Know your farmer, know your food safety
Food safety tips for buying at the farmer’s market.
It’s finally summer, which means it’s time for farmer’s markets. Many markets around the state began at the end of May, but the best selection of foods starts in July and goes through early September. There are many advantages to shopping at farmer’s markets; fresher, tastier produce and your dollars are supporting the local economy. Just because market food is fresh and local doesn’t mean you shouldn’t think about safety when handling, preparing and storing your produce. Michigan State University Extension recommends following these food safety tips when shopping at farmer’s markets this summer:
- The best way to know the safety of farmer’s market food is to know the farmer who produced it. Take time each visit to have a short conversation with the vendors you frequent. Ask simple questions like when the produce was harvested, if they use organic or conventional fertilizers, or what their water quality standards for irrigation are, etc. Even better than having a conversation is a visit to the actual farm. Many farmers have farm visiting days, or ask them specifically for a personal tour if they have the time.
- Look for a certificate of food safety education at each vendor’s station. Some vendors have taken food safety courses like Michigan Cottage Food Law or Good Agriclultural Practices (GAP) and are proud to display their credentials.
- Hand-washing stations are a good indicator of food safety at markets. Look for the availability of these stations and see if vendors are using them.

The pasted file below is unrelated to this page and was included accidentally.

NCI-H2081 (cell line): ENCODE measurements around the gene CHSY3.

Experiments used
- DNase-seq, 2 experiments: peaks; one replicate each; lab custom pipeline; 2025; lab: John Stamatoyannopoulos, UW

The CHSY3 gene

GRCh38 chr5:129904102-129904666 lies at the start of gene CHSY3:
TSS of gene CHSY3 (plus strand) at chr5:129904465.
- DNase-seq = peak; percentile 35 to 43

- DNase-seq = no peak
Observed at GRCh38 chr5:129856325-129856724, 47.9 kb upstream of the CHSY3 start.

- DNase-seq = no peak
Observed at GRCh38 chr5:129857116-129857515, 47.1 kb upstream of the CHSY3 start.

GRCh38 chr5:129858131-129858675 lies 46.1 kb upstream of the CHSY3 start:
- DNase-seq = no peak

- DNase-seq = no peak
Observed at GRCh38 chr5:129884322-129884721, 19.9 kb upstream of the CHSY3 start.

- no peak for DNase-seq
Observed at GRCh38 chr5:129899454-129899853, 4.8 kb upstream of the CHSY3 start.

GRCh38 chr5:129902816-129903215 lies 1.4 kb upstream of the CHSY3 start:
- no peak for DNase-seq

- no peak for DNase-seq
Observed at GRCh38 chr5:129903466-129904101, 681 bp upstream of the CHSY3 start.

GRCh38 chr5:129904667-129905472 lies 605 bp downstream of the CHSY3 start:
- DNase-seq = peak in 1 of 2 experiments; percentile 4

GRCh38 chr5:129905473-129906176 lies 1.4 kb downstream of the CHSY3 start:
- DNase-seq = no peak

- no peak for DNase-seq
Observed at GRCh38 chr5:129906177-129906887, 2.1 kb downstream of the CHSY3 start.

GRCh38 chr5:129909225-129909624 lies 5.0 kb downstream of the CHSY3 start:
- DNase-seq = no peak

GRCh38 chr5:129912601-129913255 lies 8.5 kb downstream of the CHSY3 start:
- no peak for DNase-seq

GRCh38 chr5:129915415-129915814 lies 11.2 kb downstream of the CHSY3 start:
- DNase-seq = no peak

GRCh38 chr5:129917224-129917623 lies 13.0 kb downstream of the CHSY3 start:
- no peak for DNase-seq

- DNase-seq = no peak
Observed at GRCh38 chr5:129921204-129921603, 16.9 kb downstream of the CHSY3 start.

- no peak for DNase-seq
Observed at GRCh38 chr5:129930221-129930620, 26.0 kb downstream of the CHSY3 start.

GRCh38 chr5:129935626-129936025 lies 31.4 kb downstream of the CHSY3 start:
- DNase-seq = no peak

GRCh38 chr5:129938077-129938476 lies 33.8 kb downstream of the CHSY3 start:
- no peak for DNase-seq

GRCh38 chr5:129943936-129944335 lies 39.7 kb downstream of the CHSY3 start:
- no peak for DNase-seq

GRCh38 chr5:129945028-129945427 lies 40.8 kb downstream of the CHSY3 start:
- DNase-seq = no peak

- Look for coolers or ice chests at vendor stations. Keeping produce fresh often means keeping it cool, and the use of a cooler will often indicate good safe food practices.
- Personal hygiene and station cleanliness are also good indicators. Vendors wearing clean clothes and taking pride in having a clean selling station are more likely to take care in handling their produce.
Food safety doesn’t end at the market. Perishable, fresh produce such as lettuce, spinach, herbs and mushrooms should be transported in a cooler with ice until you get home. Items that do not need refrigeration, such as uncut tomatoes, potatoes, apples and carrots should be stored at home in a clean, cool place. Always wash your hands before and after preparing produce. Wash produce under running water before prepping, cooking or eating. Soap, detergent and commercial washes are not recommended. Be sure to wash all fruits and vegetables even if the skin will not be eaten, as pathogens from the outside may be transferred to the inside during cutting. Finally, refrigerate any cut fruit or vegetables within two hours (one hour if above 90 degrees Fahrenheit) of preparation.